9. "Surely the technology exists (in 2020) for us over here to pay our dues for BBC1 etc AND to be able to buy anything else, such as Rugby, or Tennis, or whatever. And from wherever in the world? " The technology is not the problem. Rights issues are the problem. The BBC/ITV etc do not have the right to transmit programs in France because French providers pay for that exclusive right.That is also why you are not allowed to watch US programs in the UK. You can currently watch UK programs via satellite due to satellite 'spillover' into France which is allowed. You can also watch those programs anywhere in the EU as long as you are registered as a UK citizen and as long as the UK is still part of that deal. But you cannot subscribe to a British TV broadcaster using a French address.  Same with Google play, you only access the apps in the play store of the country where you registered your Google play account.  That is why most Brits do not have the Orange TV app on their smartphone while all Orange customers have the right to use it anywhere in the EU, including British customers living in France.
  10. All Open-Linux boxes support Freesat EPG, but also a more powerful EPG plugin/app that extracts EPG information for virtually all providers from the internet.
  11. French providers are among the cheapest in the EU. You can get unlimited calls in the EU for as cheap as €10,- / month including 50Gb. For instance  SYMA using the Orange network. Brexit might become a problem for UK calls, but for now they are included both landline and mobile.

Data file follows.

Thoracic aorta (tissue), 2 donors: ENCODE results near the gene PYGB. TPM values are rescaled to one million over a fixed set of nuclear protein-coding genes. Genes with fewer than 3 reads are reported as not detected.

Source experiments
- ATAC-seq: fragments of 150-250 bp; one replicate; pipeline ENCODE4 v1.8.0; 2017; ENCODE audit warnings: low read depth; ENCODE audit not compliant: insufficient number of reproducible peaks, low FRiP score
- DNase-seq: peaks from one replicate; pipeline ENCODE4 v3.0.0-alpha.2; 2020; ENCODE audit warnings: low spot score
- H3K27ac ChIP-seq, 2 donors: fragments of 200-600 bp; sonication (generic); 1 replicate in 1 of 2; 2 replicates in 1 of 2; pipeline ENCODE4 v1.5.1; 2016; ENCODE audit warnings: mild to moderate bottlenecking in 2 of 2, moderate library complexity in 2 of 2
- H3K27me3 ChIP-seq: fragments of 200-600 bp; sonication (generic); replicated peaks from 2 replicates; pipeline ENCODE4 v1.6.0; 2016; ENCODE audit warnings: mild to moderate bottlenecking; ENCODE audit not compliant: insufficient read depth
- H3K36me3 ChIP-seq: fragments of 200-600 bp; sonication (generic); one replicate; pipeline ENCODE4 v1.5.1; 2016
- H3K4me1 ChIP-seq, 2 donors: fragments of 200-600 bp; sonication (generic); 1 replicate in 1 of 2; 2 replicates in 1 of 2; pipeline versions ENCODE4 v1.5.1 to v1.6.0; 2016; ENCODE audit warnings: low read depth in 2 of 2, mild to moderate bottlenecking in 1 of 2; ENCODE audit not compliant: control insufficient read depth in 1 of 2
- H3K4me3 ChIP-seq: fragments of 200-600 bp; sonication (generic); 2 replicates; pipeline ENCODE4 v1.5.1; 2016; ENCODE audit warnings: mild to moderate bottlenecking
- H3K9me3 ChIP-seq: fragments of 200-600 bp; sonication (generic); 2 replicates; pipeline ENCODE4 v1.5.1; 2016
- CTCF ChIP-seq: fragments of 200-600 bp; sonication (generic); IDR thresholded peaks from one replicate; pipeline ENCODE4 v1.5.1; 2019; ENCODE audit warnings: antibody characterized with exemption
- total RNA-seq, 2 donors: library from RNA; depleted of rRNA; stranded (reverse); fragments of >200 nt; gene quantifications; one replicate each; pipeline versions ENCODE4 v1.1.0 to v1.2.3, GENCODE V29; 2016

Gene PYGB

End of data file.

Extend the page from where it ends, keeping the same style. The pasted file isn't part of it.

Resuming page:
12. [quote user="EuroTrash"]". It's not just about bashing out a decent product and selling it any more, it's more extreme in some industries than others but you're a less credible player if you don't have a string of accreditations after your logo.[/quote] Its even worse. The fact that a product, say a screw, is made in the UK will mean it is NOT made in the EU. So even when that screw is made of first class German steel and produced in the UK with a quality certification that is valid and recognised in the EU then it is still not an EU product. So this screw can no longer be used in products with a 'made in the EU ' label that can be sold to countries that have a trade agreement with the EU because they are no longer compliant with the 'rules of origin', it is not an EU product. EU producers will still have to find another supplier.
  13. A couple of days ago the BBC changed the FEC of their HD channels from 2/3 to 3/4.Most receivers will follow this change automatically. Run a manual scan if the screen is black.This allows the BBC to add two more HD stations to a transponder at no cost. But there is a downside: reception of the BBC HD channels will become more difficult as there is less error correction in the signal.
  14. [quote user="You can call me Betty or Queenie if you prefer"]Cathar Tours said So if a UK company continues to sell to the EU and keeps EU standards which it currently does then there is no problem. [/quote] Not quite. The problem is after Brexit that UK company will no longer be able to prove it is keeping EU standards as the UK supervisory system will no longer be under EU law and not recognised. No paper to prove it=not compliant, has to be checked before entering the EU.
  15. [quote user="pomme"]The LINKY meters will report your readings automatically over the electricity network. #s3gt_translate_tooltip_mini { display: none !important; }[/quote] Not quite. The Linky meters might one day report the readings automatically over the electricity network or wireless.  I've had one installed more than a year ago and my Linky, like all the others in this area,  is not communicating as there is no network in place to communicate with. Currently my 'intelligent' meter is even more dumb than the old one because the old one could be read electronically with a device. Now they have to open the box to manually read the numbers.